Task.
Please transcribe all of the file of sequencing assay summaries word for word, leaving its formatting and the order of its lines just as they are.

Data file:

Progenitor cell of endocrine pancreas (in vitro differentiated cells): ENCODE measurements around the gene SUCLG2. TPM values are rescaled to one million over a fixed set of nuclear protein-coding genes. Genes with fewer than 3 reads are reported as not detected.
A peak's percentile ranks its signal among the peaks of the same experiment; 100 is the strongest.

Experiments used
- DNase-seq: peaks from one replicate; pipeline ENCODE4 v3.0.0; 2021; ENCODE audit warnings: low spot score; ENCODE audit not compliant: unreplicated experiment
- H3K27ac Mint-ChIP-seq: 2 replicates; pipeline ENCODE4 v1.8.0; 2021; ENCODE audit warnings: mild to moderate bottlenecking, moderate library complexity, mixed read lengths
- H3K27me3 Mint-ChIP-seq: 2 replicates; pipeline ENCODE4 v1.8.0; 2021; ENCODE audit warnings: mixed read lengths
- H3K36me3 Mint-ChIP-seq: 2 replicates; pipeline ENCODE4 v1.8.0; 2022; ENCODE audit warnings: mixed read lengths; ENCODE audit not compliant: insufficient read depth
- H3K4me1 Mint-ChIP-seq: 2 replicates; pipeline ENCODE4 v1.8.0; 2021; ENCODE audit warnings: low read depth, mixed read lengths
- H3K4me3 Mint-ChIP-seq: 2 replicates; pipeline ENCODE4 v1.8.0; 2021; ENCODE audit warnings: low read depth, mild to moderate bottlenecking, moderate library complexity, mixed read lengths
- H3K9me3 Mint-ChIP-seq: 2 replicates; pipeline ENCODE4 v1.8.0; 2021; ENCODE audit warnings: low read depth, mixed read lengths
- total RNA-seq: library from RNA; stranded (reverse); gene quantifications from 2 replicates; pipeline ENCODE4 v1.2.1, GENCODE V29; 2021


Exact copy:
Progenitor cell of endocrine pancreas (in vitro differentiated cells): ENCODE measurements around the gene SUCLG2. TPM values are rescaled to one million over a fixed set of nuclear protein-coding genes. Genes with fewer than 3 reads are reported as not detected.
A peak's percentile ranks its signal among the peaks of the same experiment; 100 is the strongest.

Experiments used
- DNase-seq: peaks from one replicate; pipeline ENCODE4 v3.0.0; 2021; ENCODE audit warnings: low spot score; ENCODE audit not compliant: unreplicated experiment
- H3K27ac Mint-ChIP-seq: 2 replicates; pipeline ENCODE4 v1.8.0; 2021; ENCODE audit warnings: mild to moderate bottlenecking, moderate library complexity, mixed read lengths
- H3K27me3 Mint-ChIP-seq: 2 replicates; pipeline ENCODE4 v1.8.0; 2021; ENCODE audit warnings: mixed read lengths
- H3K36me3 Mint-ChIP-seq: 2 replicates; pipeline ENCODE4 v1.8.0; 2022; ENCODE audit warnings: mixed read lengths; ENCODE audit not compliant: insufficient read depth
- H3K4me1 Mint-ChIP-seq: 2 replicates; pipeline ENCODE4 v1.8.0; 2021; ENCODE audit warnings: low read depth, mixed read lengths
- H3K4me3 Mint-ChIP-seq: 2 replicates; pipeline ENCODE4 v1.8.0; 2021; ENCODE audit warnings: low read depth, mild to moderate bottlenecking, moderate library complexity, mixed read lengths
- H3K9me3 Mint-ChIP-seq: 2 replicates; pipeline ENCODE4 v1.8.0; 2021; ENCODE audit warnings: low read depth, mixed read lengths
- total RNA-seq: library from RNA; stranded (reverse); gene quantifications from 2 replicates; pipeline ENCODE4 v1.2.1, GENCODE V29; 2021